LAUSD expects ‘healthiest year’ in a decade for budget, but future deficit raises sharp concern
Mike Szymanski | March 8, 2016
LA Unified expects this to be its best budget year in a decade, school officials said Tuesday, but board members urged immediate action to address a deficit in three years that could reach half a billion dollars.
“This is the healthiest year in the past decade,” Chief Financial Officer Megan Reilly said in a report to the school board. “For the first time since 2008, this is the first budget without a need for a fiscal plan.”
Reilly also reported that the district had reduced by more than $200 million a projected budget deficit in two years.
Last June, the district was projecting a $340 million deficit by the 2017-2018 school year, and in December that prediction was changed to $225 million. Now that deficit is expected to be less than $100 million. It’s possible it may be as low as a $72.2 million deficit, Reilly reported.
While Reilly reported that the district will have an unassigned ending balance surplus of $129 million this year, she warned that the budget benefited from one-time payments from the state totaling about $170 million, which was owed to the district, and that those funds cannot be depended on for long-term fiscal stability. “On a cautionary note, waiting for one-time funds to plug up that hole is not good for the ongoing deficit,” Reilly said.
The general fund’s balance is projected to be $1.2 billion as of June.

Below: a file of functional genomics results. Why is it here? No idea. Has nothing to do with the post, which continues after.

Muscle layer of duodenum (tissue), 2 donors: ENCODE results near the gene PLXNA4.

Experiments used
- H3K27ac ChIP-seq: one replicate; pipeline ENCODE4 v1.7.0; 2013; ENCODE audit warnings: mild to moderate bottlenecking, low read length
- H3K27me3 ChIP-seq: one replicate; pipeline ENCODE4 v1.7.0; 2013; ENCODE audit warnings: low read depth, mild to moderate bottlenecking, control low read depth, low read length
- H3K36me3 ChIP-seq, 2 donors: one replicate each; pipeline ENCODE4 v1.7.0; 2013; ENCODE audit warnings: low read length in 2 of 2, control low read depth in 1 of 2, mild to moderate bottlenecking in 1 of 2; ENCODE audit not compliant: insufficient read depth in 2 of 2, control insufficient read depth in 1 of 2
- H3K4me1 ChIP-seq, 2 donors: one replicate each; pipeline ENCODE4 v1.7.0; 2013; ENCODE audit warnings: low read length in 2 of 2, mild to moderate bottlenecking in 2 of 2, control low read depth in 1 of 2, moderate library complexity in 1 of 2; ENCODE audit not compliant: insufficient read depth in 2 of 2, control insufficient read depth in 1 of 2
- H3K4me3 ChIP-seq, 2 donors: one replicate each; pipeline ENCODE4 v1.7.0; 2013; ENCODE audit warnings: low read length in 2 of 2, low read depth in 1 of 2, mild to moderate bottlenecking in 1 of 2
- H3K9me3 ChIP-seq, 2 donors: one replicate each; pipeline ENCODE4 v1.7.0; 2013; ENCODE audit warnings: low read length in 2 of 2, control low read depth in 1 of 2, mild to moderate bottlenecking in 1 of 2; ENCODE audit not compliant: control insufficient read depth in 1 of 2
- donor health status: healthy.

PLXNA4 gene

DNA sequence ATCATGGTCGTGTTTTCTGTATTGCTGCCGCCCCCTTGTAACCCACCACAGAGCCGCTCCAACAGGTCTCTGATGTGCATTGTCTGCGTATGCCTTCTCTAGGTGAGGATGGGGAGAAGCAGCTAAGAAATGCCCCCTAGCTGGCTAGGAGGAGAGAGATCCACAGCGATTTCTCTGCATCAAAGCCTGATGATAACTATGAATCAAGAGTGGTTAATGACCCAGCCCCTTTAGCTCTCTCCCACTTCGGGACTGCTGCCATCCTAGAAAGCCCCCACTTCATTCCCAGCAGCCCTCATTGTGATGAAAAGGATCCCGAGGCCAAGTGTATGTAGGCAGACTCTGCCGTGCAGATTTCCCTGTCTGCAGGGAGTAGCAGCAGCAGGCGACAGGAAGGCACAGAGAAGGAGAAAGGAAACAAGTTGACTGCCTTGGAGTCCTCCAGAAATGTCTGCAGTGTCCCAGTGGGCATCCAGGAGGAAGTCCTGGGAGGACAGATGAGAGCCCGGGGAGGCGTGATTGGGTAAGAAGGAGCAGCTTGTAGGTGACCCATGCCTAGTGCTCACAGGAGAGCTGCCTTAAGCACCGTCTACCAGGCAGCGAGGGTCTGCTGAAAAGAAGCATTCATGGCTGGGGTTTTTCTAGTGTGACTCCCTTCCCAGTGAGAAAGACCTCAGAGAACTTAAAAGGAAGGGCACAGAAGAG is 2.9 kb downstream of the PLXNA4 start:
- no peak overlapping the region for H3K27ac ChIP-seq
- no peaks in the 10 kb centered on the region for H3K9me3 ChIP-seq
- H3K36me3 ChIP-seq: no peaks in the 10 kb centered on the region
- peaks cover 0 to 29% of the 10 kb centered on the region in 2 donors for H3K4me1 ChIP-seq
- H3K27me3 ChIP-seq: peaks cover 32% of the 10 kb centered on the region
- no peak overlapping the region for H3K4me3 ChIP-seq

But after congratulatory statements from other board members, Monica Ratliff asked about a slide that had not been presented that addresses a potential $450 million deficit in three years due to declining enrollment and increasing fixed costs, including pension costs, legal liability and other post-employment benefits.
Student enrollment is expected to decline in 2018-2019 by three percent.
Ratliff, who chairs the Budget, Facilities and Audit Committee, urged the board to address the deficit and wanted more transparency.
Board member Richard Vladovic also called for immediate attention to the projected deficit.
“That is a half a billion dollars,” Vladovic said. “I recommend that the superintendent deal with that now. I’m very concerned. We have to note that 86 cents of every dollar goes to people, that’s for salary, health benefits and more.”
“I don’t want to do anything now that will be hurting people years from now,” Ratliff added.
Addressing that deficit in three years, Reilly said, “We have two years to get there. We have to address it, but there is a rosier outlook now with campaigns and programs.”
In presenting the Second Interim Report plan, Reilly said the district will be able to meet financial commitments for the next two fiscal years, through 2017.
“The second interim suggests an overall improvement of the multi-year outlook,” Reilly said.
“This year’s second interim has a stable outlook,” said Superintendent Michelle King. She credited an increase in revenues from the More-than-a-Meal free meal campaign and improved student attendance, which alone increased revenues by $60 million.
King said that perfect attendance in the district could bring in an additional $250 million annually. King warned that there are 80,000 students who are chronically absent. But she said she is encouraged by the report and added, “Together, anything is possible.”
Board member Monica Garcia was happy to hear the district won’t have to send teachers pink slips, which has been standard practice over the past few years. “It is nice that California has increased support for our kids, and we need more and we could do better,” Garcia said.
King agreed. “We don’t want to get into the position of doing Draconian cuts.”